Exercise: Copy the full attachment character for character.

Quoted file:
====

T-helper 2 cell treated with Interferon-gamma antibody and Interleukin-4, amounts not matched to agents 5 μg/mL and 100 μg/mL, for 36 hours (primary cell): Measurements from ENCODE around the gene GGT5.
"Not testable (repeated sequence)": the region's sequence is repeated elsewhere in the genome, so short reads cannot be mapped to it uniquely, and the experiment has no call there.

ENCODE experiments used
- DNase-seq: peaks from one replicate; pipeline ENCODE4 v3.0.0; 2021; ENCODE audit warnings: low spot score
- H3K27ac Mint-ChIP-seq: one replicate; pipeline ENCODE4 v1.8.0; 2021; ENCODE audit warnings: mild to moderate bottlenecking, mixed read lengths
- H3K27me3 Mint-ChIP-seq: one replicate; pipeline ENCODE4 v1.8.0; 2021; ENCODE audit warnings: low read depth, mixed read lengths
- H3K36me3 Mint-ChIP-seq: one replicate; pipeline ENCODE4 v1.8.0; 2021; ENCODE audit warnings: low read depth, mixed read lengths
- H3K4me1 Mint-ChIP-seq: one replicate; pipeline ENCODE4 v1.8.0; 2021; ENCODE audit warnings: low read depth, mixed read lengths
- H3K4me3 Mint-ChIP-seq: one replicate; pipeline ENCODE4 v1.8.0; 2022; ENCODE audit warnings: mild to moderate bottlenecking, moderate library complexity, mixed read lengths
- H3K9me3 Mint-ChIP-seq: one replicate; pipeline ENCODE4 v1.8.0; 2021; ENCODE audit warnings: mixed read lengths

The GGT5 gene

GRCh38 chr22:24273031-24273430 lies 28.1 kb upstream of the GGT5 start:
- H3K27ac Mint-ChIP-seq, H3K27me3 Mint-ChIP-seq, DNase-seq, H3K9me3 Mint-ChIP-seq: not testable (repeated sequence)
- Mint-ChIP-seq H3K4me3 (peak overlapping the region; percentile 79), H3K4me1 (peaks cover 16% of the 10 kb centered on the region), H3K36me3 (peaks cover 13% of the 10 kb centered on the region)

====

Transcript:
T-helper 2 cell treated with Interferon-gamma antibody and Interleukin-4, amounts not matched to agents 5 μg/mL and 100 μg/mL, for 36 hours (primary cell): Measurements from ENCODE around the gene GGT5.
"Not testable (repeated sequence)": the region's sequence is repeated elsewhere in the genome, so short reads cannot be mapped to it uniquely, and the experiment has no call there.

ENCODE experiments used
- DNase-seq: peaks from one replicate; pipeline ENCODE4 v3.0.0; 2021; ENCODE audit warnings: low spot score
- H3K27ac Mint-ChIP-seq: one replicate; pipeline ENCODE4 v1.8.0; 2021; ENCODE audit warnings: mild to moderate bottlenecking, mixed read lengths
- H3K27me3 Mint-ChIP-seq: one replicate; pipeline ENCODE4 v1.8.0; 2021; ENCODE audit warnings: low read depth, mixed read lengths
- H3K36me3 Mint-ChIP-seq: one replicate; pipeline ENCODE4 v1.8.0; 2021; ENCODE audit warnings: low read depth, mixed read lengths
- H3K4me1 Mint-ChIP-seq: one replicate; pipeline ENCODE4 v1.8.0; 2021; ENCODE audit warnings: low read depth, mixed read lengths
- H3K4me3 Mint-ChIP-seq: one replicate; pipeline ENCODE4 v1.8.0; 2022; ENCODE audit warnings: mild to moderate bottlenecking, moderate library complexity, mixed read lengths
- H3K9me3 Mint-ChIP-seq: one replicate; pipeline ENCODE4 v1.8.0; 2021; ENCODE audit warnings: mixed read lengths

The GGT5 gene

GRCh38 chr22:24273031-24273430 lies 28.1 kb upstream of the GGT5 start:
- H3K27ac Mint-ChIP-seq, H3K27me3 Mint-ChIP-seq, DNase-seq, H3K9me3 Mint-ChIP-seq: not testable (repeated sequence)
- Mint-ChIP-seq H3K4me3 (peak overlapping the region; percentile 79), H3K4me1 (peaks cover 16% of the 10 kb centered on the region), H3K36me3 (peaks cover 13% of the 10 kb centered on the region)